Cassini says goodbye with its final photos from Saturn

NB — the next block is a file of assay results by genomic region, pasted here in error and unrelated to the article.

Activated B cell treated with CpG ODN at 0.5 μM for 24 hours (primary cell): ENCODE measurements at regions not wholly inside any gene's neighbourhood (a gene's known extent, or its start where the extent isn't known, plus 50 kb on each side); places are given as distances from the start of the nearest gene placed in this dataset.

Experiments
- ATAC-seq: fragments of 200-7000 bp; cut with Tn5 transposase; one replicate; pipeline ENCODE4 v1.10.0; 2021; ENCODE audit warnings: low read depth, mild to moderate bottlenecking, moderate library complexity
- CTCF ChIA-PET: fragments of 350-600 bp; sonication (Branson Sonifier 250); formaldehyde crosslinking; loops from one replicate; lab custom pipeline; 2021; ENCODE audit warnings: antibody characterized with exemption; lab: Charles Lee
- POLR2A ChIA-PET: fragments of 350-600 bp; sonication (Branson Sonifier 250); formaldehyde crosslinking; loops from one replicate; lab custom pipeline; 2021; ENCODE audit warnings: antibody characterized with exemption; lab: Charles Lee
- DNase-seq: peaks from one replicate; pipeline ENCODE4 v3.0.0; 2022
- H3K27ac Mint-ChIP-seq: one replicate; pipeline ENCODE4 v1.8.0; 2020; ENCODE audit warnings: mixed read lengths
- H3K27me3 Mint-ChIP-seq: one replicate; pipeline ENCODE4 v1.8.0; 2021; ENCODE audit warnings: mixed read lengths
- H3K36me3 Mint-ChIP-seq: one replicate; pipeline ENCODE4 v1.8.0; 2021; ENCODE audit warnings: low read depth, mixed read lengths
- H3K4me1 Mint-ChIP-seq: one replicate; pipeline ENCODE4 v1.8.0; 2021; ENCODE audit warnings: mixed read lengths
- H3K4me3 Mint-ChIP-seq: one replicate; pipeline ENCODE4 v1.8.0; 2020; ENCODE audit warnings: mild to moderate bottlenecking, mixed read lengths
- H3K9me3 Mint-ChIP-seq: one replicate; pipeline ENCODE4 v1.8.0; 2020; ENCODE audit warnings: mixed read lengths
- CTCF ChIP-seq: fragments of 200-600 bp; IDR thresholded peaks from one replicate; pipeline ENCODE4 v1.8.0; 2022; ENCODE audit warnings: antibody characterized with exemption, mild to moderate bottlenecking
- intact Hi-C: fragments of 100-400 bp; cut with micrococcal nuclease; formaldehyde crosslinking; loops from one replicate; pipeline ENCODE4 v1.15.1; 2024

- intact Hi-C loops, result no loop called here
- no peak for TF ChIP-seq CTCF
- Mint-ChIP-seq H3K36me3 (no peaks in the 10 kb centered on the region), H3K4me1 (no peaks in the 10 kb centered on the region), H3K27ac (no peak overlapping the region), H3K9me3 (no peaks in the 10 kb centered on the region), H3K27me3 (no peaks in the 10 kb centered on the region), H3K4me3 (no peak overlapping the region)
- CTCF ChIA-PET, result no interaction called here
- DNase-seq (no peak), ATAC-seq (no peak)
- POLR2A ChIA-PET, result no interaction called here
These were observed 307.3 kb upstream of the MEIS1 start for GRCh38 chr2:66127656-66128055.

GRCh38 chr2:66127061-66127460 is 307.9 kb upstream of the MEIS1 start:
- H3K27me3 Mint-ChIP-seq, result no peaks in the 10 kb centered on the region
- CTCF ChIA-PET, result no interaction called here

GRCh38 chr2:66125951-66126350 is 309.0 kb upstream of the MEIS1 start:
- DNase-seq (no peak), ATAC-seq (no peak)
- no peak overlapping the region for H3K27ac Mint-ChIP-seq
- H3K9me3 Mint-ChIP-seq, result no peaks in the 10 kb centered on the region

Cassini says goodbye with its final photos from SaturnAs with all good things, they must come to an end, and space exploration is no different. The Cassini spacecraft is now feeling the inexorable tug of Saturn's gravity as the bus-sized spacecraft is being pulled down into the giant planet's cloud tops.  Even though the probe — which has been exploring Saturn and its many moons since 2004 — is about to meet its doom, it's still doing what it was designed to do: science.  SEE ALSO: How Cassini quietly transformed our understanding of the solar system Cassini's final raw, photos are arriving on Earth now, and (no surprise) they're as stunning as ever.  Saturn seen on Sept. 13.Image: NASA/JPL-Caltech/Space Science InstituteSaturn's rings and clouds stand out against the blackness of space in a series of images designed to give us one last look at the planet that has felt so close for so long thanks to Cassini's intrepid work.  Saturn's rings on Sept. 13.Image: NASA/JPL-Caltech/Space Science InstituteOther photos show Titan's hazy atmosphere for the last time from close range. The large moon plays host to liquid seas and rivers of methane alongside dunes made of hydrocarbons.  Titan seen on Sept. 13.Image: NASA/JPL-Caltech/Space Science InstituteIt's an alien world unlike anything else in our solar system, and after Cassini meets its end at 7:55 a.m. ET Friday, our close-range eye on it will close. At the moment, there is no mission back to the Saturn system on the books.   In perhaps the most poignant images from this final set, you see Enceladus — a moon thought to have a subsurface ocean beneath its icy crust — setting behind Saturn as Cassini looks on at it one last time. Here is Enceladus setting, with all the animation frames aligned on Enceladus. pic.twitter.com/1JfJ0FWino — Emily Lakdawalla (@elakdawalla) September 15, 2017 That moon is one of the reasons for the probe's crash into the huge planet in the first place.  Enceladus on Sept. 13.Image: NASA/JPL-Caltech/Space Science InstituteInstead of allowing Cassini to simply float around out of control after its rocket fuel runs out, scientists decided to send the spacecraft into Saturn, allowing it to burn up harmlessly.  This crash is designed to save the world's potentially habitable moons from an impact from a human-made object that could contaminate them. WATCH: Neil deGrasse Tyson on why Titan is his favorite moon



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